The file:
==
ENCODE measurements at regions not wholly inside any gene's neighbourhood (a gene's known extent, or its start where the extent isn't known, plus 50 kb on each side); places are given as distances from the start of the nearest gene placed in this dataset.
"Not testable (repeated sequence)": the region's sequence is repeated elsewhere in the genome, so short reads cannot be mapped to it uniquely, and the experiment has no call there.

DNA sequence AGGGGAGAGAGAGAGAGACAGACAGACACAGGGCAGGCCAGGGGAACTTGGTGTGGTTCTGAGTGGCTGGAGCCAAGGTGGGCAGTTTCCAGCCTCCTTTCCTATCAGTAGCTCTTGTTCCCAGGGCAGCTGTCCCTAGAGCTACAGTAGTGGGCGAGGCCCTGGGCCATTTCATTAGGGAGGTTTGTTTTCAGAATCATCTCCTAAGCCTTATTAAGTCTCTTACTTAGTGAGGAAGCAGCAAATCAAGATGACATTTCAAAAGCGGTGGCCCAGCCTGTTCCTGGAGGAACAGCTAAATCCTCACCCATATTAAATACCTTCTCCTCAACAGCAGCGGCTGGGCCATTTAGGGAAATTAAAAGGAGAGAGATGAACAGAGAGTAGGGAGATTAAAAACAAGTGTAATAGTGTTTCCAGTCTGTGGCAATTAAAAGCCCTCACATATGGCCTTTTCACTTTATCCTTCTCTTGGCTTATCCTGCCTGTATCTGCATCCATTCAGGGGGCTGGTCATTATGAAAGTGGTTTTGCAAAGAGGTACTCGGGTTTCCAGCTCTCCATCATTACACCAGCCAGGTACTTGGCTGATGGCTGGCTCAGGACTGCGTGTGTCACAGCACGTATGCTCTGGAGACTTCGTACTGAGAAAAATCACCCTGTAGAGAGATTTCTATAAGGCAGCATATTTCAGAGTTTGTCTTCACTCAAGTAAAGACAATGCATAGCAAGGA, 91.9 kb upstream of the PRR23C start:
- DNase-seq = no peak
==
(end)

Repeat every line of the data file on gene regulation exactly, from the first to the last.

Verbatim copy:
ENCODE measurements at regions not wholly inside any gene's neighbourhood (a gene's known extent, or its start where the extent isn't known, plus 50 kb on each side); places are given as distances from the start of the nearest gene placed in this dataset.
"Not testable (repeated sequence)": the region's sequence is repeated elsewhere in the genome, so short reads cannot be mapped to it uniquely, and the experiment has no call there.

DNA sequence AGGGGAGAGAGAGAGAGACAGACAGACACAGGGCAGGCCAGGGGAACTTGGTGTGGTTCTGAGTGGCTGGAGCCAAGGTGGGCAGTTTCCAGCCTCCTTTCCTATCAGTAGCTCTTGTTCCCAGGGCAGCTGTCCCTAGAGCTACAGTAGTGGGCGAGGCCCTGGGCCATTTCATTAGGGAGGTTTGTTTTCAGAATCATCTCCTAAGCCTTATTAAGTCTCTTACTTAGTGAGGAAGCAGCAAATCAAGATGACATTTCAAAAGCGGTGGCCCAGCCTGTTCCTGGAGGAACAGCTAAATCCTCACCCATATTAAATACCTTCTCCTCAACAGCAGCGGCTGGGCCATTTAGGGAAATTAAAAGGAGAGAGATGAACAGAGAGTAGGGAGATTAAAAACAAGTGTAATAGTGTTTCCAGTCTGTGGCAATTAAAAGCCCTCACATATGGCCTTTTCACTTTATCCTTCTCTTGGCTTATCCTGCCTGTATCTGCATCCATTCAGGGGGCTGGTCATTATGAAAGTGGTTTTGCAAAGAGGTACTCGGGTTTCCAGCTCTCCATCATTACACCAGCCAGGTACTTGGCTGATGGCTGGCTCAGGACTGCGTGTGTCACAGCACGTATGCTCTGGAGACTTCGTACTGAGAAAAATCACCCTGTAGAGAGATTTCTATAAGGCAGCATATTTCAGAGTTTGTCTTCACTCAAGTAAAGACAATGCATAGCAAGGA, 91.9 kb upstream of the PRR23C start:
- DNase-seq = no peak